Saturday, April 03, 2010

The Eleventh Hour: I Predict A Riot!

'Hello, sorry to burst in. We're doing a special on television faults in this area. Also, crimes!'

So, then. Matt Smith is The Doctor. You might have noticed. Yer Keith Telly Topping likes him. He's funny and athletic, a bit bonkers and just a touch dangerous. He's got total mad hair and does weird things with his fingers and he says things like, when asked who he is 'I don't know yet, I'm still cooking' and 'I'm the Doctor, I'm worse than everybody's aunt' and 'you're Scottish, fry something.' And 'Twenty minutes to save the world and I've got a Post Office. And it's shut!' There might be a new face or two on the show, both in front of and behind the camera. There might be a new titles sequence, a new variation on the theme (which, I have to be honest, I'm still not entirely sure about) and a new logo, but the show remains, comfortably, comfortingly, Doctor Who. The self-same Doctor Who we all know and love and grew up with. Forty six years after William Hartnell, Matt Smith is the Doctor. A mad man in a box. He da man. Already. But, don't say that again, all right?

Karen Gillan is Amy Pond. Yer Keith Telly Topping likes her. He likes her a lot. And the camera just loves her. She's pretty and has hair the colour of burned rocks and legs that go all the way up to eleven. She's got eyes like pools of Mediterranean sea water and a beautiful little round face that speaks of innocence - both lost, and regained. A fairy tale princess whom the psychiatrists could never, quite, convince that it was her own fertile imagination which had created her Raggedy Doctor. She got more than her own fair share of great, spunky one-liners and was a quite brilliant feed to her new friend. 'You wanted to come fourteen years ago!' 'I grew up.' 'I'll soon fix that!' Shall we take that as a mission statement?

The Eleventh Hour. Yer Keith Telly Topping liked that. But then, it was The Lord Thy God Steven Moffat (Thou Shalt Worship No Other Gods Before He), what did you expect, something rubbish? It had pace and wit and swift changes of style - from an almost slapstick opening to some dark and dangerous territory later on. Light and shade circling each other in a merry dance. An English country village with a duck pond. An alien menace that threatens the entire earth. Some nasty aliens with big ugly teeth ('Will that door hold it?' 'Oh yeah, course, it's an inter dimensional multi-form from Outer Space, they're all terrified of wood!'). Mix in a mini-skirt, a Mini Cooper, a fire engine, Patrick Moore and a sense of magic and wonder and you have ... Doctor Who. Recognisably. New face, same style. Lots of style.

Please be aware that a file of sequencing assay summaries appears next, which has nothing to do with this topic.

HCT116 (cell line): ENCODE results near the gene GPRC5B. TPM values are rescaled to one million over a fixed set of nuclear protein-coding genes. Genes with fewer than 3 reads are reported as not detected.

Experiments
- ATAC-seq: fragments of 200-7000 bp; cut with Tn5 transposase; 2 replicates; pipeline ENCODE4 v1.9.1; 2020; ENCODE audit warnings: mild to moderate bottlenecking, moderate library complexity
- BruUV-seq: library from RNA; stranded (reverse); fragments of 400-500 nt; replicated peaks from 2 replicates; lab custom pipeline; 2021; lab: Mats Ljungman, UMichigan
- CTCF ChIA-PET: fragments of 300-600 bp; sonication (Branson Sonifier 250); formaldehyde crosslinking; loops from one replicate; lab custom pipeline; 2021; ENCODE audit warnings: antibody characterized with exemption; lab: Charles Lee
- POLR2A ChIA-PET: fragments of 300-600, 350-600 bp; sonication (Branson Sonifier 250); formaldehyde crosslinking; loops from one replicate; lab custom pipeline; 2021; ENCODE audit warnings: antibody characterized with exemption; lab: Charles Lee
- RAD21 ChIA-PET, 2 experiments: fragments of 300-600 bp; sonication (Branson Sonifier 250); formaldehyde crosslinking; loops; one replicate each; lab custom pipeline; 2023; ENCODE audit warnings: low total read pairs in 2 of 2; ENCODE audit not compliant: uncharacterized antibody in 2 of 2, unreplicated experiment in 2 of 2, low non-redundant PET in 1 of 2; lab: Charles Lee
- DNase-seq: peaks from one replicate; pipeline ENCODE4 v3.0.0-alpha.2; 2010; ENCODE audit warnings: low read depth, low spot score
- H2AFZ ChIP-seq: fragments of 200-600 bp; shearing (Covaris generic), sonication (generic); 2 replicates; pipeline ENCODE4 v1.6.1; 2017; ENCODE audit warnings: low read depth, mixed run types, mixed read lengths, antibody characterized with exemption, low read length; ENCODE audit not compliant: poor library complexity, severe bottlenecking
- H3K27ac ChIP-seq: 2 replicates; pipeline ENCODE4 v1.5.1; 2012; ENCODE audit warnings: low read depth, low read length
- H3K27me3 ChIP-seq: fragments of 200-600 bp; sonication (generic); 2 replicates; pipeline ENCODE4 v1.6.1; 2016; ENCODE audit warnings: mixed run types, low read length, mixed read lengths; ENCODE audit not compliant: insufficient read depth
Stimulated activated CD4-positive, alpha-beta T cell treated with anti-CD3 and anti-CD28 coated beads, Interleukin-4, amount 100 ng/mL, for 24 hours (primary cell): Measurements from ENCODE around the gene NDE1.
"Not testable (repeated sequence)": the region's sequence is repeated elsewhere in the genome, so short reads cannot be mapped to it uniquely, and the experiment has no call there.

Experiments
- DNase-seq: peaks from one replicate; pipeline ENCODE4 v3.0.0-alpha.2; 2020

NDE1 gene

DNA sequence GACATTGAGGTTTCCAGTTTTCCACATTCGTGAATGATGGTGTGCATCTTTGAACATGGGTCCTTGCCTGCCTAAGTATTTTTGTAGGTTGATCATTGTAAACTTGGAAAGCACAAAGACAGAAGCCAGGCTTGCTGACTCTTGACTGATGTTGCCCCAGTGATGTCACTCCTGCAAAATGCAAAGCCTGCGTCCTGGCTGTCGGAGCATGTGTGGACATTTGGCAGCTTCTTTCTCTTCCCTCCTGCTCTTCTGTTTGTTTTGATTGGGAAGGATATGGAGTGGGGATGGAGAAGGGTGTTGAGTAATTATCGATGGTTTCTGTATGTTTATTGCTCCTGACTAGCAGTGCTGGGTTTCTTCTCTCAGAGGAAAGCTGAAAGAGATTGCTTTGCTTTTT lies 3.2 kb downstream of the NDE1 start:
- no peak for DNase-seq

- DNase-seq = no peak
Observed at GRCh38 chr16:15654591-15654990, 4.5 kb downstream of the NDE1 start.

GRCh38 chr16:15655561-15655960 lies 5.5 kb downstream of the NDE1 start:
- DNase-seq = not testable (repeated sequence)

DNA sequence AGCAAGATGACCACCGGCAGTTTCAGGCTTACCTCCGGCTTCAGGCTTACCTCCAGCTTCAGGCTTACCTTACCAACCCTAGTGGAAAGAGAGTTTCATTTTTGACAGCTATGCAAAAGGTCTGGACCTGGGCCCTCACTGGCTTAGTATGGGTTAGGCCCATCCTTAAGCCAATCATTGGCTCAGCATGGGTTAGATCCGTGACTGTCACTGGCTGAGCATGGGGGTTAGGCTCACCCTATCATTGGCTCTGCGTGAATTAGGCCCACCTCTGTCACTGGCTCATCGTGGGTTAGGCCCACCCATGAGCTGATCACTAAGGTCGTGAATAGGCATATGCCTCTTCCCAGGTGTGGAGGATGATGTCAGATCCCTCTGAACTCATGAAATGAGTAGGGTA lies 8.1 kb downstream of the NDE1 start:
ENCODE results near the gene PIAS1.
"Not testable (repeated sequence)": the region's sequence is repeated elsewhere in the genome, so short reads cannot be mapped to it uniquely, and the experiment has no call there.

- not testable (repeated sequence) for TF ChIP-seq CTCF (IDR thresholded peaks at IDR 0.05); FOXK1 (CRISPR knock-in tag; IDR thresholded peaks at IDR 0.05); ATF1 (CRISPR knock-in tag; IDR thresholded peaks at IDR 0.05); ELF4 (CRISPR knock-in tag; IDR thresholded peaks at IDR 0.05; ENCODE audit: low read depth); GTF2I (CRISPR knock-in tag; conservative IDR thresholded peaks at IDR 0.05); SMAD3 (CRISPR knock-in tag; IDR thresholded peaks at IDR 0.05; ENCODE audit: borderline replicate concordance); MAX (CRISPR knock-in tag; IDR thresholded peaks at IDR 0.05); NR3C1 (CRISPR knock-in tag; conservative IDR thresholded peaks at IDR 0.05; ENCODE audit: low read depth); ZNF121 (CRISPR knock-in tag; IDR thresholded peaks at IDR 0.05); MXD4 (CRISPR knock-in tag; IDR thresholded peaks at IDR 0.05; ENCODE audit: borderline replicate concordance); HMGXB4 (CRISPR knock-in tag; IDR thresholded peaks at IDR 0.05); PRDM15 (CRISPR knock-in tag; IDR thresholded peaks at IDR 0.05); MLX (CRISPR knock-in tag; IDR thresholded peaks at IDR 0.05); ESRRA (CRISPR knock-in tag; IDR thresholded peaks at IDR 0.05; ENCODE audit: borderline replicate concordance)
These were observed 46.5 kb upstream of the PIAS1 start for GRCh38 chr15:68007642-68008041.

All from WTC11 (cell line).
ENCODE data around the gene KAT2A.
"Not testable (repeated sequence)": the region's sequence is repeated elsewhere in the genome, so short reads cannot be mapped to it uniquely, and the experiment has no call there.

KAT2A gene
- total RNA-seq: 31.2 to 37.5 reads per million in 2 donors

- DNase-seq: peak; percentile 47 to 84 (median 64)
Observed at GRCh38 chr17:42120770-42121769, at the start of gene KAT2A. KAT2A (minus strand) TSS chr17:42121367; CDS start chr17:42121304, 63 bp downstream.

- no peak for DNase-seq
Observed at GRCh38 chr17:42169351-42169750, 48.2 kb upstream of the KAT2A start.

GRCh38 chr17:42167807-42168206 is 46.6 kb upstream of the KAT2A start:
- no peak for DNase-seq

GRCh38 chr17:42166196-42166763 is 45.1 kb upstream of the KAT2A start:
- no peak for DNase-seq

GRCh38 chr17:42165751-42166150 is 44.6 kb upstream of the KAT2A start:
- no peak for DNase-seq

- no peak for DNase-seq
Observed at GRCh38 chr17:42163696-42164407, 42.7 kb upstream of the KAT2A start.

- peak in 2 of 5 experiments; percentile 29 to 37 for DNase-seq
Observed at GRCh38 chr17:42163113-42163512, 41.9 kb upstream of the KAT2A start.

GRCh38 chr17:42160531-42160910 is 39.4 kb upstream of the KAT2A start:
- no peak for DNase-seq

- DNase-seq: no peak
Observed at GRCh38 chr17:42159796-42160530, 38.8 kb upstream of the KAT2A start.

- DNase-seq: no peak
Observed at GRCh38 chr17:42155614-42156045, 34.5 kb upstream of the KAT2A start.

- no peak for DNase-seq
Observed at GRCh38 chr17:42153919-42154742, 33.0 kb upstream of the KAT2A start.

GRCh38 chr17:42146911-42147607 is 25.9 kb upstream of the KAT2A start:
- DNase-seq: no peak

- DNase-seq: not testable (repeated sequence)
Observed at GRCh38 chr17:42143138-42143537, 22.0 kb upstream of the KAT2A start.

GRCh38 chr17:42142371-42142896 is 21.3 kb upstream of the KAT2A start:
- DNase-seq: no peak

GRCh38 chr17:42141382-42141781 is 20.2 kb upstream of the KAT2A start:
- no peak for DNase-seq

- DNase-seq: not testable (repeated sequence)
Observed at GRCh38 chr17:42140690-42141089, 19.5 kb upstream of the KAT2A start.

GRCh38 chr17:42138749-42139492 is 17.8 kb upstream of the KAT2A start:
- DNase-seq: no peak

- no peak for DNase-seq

Fish fingers and custard? Not sure if yer Keith Telly Topping likes that - he's going to have to try it later on - although he's with the Doctor on the subject of baked beans. Bad, bad beans. Can the world be saved by a mobile phone text message, with a photo attachment? Yes, seemingly, it can. There was a great performance by the little Amelia (Caitlin Blackwood). Star material in years to come, that young lady. The charming wit of the episode ('Get a girlfriend, Jeff!'), the clever use of some stock Moffat motifs (the imaginary friend from The Girl In The Fireplace, the 'out of the corner of your eye' malarkey of Blink, the hospital setting and scary alien children of The Empty Child) all came together, beautifully, in the final fifteen minutes. This, then is Doctor Who in 2010. Big, loud, a bit Scottish, a bit ginger. A sexy new TARDIS and a sexy new TARDIS crew. Sound.

'Course I came back. I always come back ... Trust me, I'm the Doctor.' Yeah. That sounds about right to me.